by Sherry Harris
Recently a Facebook friend asked me if I would talk via Skype to three classes of sixth graders in New Port Richey, Florida. They are taking a creative writing class. I said yes, then immediately regretted it because I was afraid I didn’t have anything interesting to say.
I gave myself a talking to (okay, many talking to’s). I told myself it would be fine, that I could handle a bunch of sixth graders. The morning of the event as it got closer to the time of the first class, I remembered the advice of author Linda Barnes at Crime Bake. She said pacing and twirling your arms around would disburse some of the adrenaline flowing through your body. I did that. Then I remembered something Julie said about voice exercises so I shook my jaw back and forth saying something like blub, blub, blub. It wasn’t pretty.
Minutes later, there I was, a big giant head via Skype and a classroom full of kids staring at me hopefully. I didn’t want to let them down. I introduced myself and the kids had a bunch of questions for me. So here are some of the things we talked about.
Who does the covers for your books?
I told them that Kensington has an art department and that my editor asked me for input. I was the one who suggested having a tag on the cover. The art department did it beautifully.
How much money do you make?
Enough to live comfortably in a cardboard box under an overpass. I explained that most authors either have a day job or a partner who supports them.
How did you get published?
I explained that the usual process was to write a book, find an agent, and the agent would sell your book to the publishing company. However, in my case my editor at Kensington had the idea for the series. He went to an agent looking for someone to write the series. The agent went to Barbara Ross and asked her if she knew anyone who could write the series. Barb knew I loved garage sales. She knew I’d been writing and studying the craft for a long time. Barb asked me if I wanted to give it a whirl. I told her I’d think it over but when I woke up the next morning my first thought was: Are you nuts? Of course, you have to try. Four days later I turned in a proposal for the series.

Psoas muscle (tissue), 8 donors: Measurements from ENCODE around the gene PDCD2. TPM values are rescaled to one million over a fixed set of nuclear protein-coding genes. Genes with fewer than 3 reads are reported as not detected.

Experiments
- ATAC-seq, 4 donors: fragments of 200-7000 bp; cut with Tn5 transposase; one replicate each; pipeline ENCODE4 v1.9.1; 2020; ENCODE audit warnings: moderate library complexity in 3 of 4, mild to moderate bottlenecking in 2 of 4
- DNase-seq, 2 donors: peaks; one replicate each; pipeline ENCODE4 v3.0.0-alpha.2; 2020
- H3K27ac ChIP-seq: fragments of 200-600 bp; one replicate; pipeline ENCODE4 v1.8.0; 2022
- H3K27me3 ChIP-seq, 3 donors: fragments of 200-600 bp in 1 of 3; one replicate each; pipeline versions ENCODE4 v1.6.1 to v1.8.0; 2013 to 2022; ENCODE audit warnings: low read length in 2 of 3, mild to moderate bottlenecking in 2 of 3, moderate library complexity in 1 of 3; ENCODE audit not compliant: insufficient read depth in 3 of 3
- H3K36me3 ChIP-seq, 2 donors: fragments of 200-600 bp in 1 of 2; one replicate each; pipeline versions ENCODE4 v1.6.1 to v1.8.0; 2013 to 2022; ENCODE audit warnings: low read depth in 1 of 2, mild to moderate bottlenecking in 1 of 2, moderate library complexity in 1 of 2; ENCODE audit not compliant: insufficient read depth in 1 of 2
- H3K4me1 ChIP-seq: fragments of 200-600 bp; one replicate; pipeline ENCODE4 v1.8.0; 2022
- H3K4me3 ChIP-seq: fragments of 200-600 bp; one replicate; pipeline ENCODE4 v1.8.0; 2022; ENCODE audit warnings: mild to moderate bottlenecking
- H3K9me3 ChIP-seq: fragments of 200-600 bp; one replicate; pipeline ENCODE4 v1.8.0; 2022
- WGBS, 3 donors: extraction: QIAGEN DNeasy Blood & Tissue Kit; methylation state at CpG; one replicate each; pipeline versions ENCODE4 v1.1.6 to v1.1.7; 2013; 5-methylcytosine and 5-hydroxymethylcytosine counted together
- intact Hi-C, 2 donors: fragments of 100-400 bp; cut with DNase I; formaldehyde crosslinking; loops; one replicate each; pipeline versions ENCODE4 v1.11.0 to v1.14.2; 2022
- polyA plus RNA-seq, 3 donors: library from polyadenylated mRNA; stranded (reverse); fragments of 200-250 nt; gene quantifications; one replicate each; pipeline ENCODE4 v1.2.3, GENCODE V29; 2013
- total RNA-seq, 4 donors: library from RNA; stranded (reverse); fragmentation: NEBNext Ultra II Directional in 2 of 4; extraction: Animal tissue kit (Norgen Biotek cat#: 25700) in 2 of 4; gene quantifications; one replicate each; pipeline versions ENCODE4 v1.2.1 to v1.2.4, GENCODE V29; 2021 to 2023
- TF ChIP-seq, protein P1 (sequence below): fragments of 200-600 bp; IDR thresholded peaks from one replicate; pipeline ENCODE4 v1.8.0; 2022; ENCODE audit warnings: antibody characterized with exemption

How long do you have to write your books?
I had nine months for the first three and six months for the next four.
Who was my favorite writer and my favorite book?
Oh, that one put me on the spot. But I went with Julia Spencer Fleming and her book In the Bleak Midwinter. I told them her sleuth was a former helicopter pilot who was now an Episcopalian priest. We talked about how those two things created conflict. And then I paraphrased her first line to avoid swearing: It was a terrible night to throw out a baby. (The actual line is: It was one hell of a night to throw out a baby.) The kids gasped when they heard the line. The teacher planned to use the line as a writing prompt and promised to send me some of their stories.
We also talked about their favorite books and authors.
What advice do you have for us?
Don’t give up. I have stacks of rejection letters and it took me a long time to get published. Read the kind of books you want to write. Study writing. I still take classes and read books on writing. When you are older join organizations like Sisters in Crime and Mystery Writers of America.
Do you get writers block?
I don’t believe there is such a thing, It’s fear, fear you aren’t good enough, fear this book won’t be as good as the last book, fear you have nothing to say – you do. When I get stuck I do what author John Dufresne recommended – look around – what does your character see, hear, smell? Write it all down to get them moving again – most of this will be thrown out.
We did a writing exercise which became one of my favorite parts of our time together. Who is your main character? What are three things they love and three things they hate? What is their favorite smell? Where would they go on vacation? Where do they never want to go? When the kids finished they took turns coming up to share their answers. Then we talked about how they could take all those things to create conflict. One girl’s sleuth wanted to vacation in the Grand Canyon, but was afraid of small spaces. We talked about how her sleuth could go to the Grand Canyon and get lost in a cave. We went on with other students and what they could do with their answers.
As usual with these things, I worried for nothing. And I’m pretty sure I learned more than they did! Let me add, god bless the teachers. I was exhausted after three classes — I don’t know how they do it!
Sherry Harris started bargain hunting in second grade at her best friend’s yard sale. She honed her bartering skills as she moved around the country while her husband served in the Air Force. Sherry uses her love of garage sales, her life as a military spouse, and her time living in Massachusetts as inspiration for the Sarah Winston Garage Sale series. Tagged for Death, first in the series, came out in December 2014. The Longest Yard Sale, All Murders Final, and A Good Day to Buy followed. Look for I Know What You Bid Last Summer, available for preorder now, ships on February 27th.